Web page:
Before making the wines available to all of its members, Thrive did a soft launch of the product with the Thrive Market Insiders, a group of about 8,000 of its most-engaged members. Green expects the clean wine program to have strong appeal beyond Thrive’s current membership and attract new customers to the online grocer.

“The real key for us is going to be the storytelling. We create an authentic experience that tells the story of each of these wines and winemakers,” he said. “You can see maps where the wines are produced, you can read about the actual processes used, you can read the story of the family that owns and runs the winery and you can see photos. We see it as an opportunity to educate consumers.”

Thrive already has plans to expand its clean wine catalog. In the pipeline are three or four rosé wines and then six- and 12-bottle bundles of red, white, rosé or a mixed selection.

“This is something people consume and really want, and it’s something where there’s a real gap in the quality and ethical standards and the supply chain,” Green added.

Wine marks Thrive’s second foray outside traditional packaged groceries. In April, the retailer entered the perishables category with the launch of Thrive Market Meat & Seafood. For the new line — which includes frozen beef, pork, poultry and seafood — Thrive assembled its own supply chain by partnering with small and midsize farmers and fishermen around the world that use ethical, sustainable and regenerative raising practices. Prices are up to 20% to 40% less than comparable items at competing retailers, according to the company.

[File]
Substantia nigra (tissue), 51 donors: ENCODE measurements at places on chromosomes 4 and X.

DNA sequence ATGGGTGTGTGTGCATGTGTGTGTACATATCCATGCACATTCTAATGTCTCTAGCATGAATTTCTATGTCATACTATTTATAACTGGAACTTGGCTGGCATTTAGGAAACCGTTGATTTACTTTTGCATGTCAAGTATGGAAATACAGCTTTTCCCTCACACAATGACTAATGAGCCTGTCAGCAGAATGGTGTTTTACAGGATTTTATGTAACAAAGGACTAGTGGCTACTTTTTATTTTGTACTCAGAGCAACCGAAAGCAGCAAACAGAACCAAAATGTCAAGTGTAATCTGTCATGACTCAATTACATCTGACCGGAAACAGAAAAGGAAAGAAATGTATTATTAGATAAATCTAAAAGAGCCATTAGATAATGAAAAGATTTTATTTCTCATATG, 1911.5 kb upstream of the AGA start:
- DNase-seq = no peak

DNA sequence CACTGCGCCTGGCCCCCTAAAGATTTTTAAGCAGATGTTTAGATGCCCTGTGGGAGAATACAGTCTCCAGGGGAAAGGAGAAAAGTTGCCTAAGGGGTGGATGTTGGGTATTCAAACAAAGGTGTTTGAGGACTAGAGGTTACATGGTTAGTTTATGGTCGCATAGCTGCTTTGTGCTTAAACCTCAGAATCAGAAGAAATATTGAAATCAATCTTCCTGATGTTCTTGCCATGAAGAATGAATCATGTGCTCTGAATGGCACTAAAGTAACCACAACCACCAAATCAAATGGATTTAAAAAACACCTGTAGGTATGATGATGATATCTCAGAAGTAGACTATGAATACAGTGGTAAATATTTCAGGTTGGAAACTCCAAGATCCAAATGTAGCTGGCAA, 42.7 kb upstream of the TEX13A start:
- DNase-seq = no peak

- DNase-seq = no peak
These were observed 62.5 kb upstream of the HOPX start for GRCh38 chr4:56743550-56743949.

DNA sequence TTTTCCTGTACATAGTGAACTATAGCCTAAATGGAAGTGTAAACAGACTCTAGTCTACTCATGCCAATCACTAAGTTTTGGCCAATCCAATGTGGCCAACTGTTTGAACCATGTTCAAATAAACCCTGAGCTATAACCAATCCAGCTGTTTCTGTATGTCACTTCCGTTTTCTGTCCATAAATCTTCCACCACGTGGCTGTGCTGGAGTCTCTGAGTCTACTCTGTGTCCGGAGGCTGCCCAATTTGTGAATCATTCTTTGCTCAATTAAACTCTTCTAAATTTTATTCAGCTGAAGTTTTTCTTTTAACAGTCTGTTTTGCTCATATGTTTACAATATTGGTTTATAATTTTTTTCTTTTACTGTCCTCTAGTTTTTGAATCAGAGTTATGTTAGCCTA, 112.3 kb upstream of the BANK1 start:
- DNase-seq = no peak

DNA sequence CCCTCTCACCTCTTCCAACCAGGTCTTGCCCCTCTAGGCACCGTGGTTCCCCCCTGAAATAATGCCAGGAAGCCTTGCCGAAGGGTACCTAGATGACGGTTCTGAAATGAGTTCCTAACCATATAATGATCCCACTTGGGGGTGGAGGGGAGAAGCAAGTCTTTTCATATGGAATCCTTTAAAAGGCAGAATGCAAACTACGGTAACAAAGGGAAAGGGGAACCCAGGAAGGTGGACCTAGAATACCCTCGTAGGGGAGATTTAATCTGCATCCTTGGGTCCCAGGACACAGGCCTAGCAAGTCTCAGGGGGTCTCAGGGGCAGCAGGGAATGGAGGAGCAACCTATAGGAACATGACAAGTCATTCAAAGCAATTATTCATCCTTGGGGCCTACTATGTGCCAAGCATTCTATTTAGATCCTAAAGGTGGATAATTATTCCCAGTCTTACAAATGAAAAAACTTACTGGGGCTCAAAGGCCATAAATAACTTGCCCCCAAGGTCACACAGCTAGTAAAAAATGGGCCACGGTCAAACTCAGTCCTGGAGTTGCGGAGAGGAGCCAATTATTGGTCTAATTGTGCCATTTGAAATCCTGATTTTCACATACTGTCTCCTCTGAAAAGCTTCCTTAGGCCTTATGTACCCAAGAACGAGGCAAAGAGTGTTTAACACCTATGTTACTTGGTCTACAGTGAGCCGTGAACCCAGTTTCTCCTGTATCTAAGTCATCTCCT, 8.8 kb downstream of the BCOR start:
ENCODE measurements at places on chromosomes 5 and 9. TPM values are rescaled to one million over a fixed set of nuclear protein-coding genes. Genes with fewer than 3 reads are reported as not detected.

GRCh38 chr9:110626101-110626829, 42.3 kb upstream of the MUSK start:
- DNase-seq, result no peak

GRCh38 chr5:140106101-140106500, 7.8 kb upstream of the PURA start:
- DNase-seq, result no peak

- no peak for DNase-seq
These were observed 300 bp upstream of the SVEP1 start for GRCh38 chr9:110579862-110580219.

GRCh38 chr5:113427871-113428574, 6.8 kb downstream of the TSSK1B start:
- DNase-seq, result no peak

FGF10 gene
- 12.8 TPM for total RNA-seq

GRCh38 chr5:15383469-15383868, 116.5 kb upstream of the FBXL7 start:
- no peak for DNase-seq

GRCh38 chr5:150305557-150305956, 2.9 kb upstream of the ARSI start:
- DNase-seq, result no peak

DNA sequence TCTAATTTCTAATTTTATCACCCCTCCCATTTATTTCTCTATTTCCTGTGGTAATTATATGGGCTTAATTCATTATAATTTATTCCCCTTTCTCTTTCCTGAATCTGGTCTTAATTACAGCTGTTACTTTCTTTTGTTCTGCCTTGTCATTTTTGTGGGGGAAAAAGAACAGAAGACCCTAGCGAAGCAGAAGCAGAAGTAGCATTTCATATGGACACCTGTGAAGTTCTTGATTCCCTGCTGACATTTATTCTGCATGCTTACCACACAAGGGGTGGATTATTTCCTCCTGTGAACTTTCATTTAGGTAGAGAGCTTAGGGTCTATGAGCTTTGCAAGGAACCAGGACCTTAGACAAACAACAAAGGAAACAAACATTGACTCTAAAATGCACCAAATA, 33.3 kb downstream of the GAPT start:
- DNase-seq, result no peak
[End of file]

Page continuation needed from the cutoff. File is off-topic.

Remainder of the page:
“Meat and seafood has been a real success for us. When we launched, we had about 10 SKUs, but now we have about 20 bundles that we’re selling on our website,” Green said.

“One of our big hypotheses there was that people wanted to know where their meat comes from, who produces it and what their values are. And that’s really been borne out,” he noted. “More than any other product that we’ve done, meat and seafood was an opportunity to go deep on the supply chain and bring a new level of transparency to our members.”

Meanwhile, Thrive has enlarged its selection of own-brand grocery products, including new gluten-free baking items. “We’ve continued on the nonperishables side to expand the Thrive Market brand, which is now approaching 20% of sales and well over 400 SKUs,” Green said.

The retailer also is eyeing growth in other categories, especially building a bigger presence in frozen.

“The one that we’re working really hard on is an expansion of frozen. We’ve built out a fulfillment capability for frozen on the meat and seafood side, and we think that frozen is the next fresh. Frozen keeps nutritional quality higher for longer. It is more convenient. It doesn’t go bad in the fridge and, as a result, has less food waste. So we think there’s a huge opportunity to do other products in frozen, and we’ll be expanding the SKU base to hopefully include hundreds of products over the next six to nine months. And that will be everything from frozen desserts to frozen veggies and fruits to frozen meals,” Green said. “The one we’re probably going to launch first is frozen meals. That will give our members a convenient way to have fast, clean and organic meals at an affordable price, right from their freezer.”